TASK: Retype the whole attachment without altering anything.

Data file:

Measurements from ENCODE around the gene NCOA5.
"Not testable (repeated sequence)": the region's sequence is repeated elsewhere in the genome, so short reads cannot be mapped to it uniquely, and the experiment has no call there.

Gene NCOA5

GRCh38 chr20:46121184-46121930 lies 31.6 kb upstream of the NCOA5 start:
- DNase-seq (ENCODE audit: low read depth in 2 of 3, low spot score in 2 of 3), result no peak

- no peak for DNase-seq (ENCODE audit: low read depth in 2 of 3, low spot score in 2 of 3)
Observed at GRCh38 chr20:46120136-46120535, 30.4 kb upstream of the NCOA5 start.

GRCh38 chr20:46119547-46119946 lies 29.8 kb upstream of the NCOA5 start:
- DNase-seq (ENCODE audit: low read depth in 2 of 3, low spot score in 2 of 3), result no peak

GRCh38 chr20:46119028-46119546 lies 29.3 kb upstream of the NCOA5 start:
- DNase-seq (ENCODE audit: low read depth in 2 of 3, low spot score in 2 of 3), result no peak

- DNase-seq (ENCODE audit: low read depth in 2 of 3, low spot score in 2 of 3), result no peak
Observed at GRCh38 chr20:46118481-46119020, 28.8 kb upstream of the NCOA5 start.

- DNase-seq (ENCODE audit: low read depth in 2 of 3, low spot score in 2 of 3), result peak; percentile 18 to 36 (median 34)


Measurements from ENCODE around the gene NCOA5.
"Not testable (repeated sequence)": the region's sequence is repeated elsewhere in the genome, so short reads cannot be mapped to it uniquely, and the experiment has no call there.

Gene NCOA5

GRCh38 chr20:46121184-46121930 lies 31.6 kb upstream of the NCOA5 start:
- DNase-seq (ENCODE audit: low read depth in 2 of 3, low spot score in 2 of 3), result no peak

- no peak for DNase-seq (ENCODE audit: low read depth in 2 of 3, low spot score in 2 of 3)
Observed at GRCh38 chr20:46120136-46120535, 30.4 kb upstream of the NCOA5 start.

GRCh38 chr20:46119547-46119946 lies 29.8 kb upstream of the NCOA5 start:
- DNase-seq (ENCODE audit: low read depth in 2 of 3, low spot score in 2 of 3), result no peak

GRCh38 chr20:46119028-46119546 lies 29.3 kb upstream of the NCOA5 start:
- DNase-seq (ENCODE audit: low read depth in 2 of 3, low spot score in 2 of 3), result no peak

- DNase-seq (ENCODE audit: low read depth in 2 of 3, low spot score in 2 of 3), result no peak
Observed at GRCh38 chr20:46118481-46119020, 28.8 kb upstream of the NCOA5 start.

- DNase-seq (ENCODE audit: low read depth in 2 of 3, low spot score in 2 of 3), result peak; percentile 18 to 36 (median 34)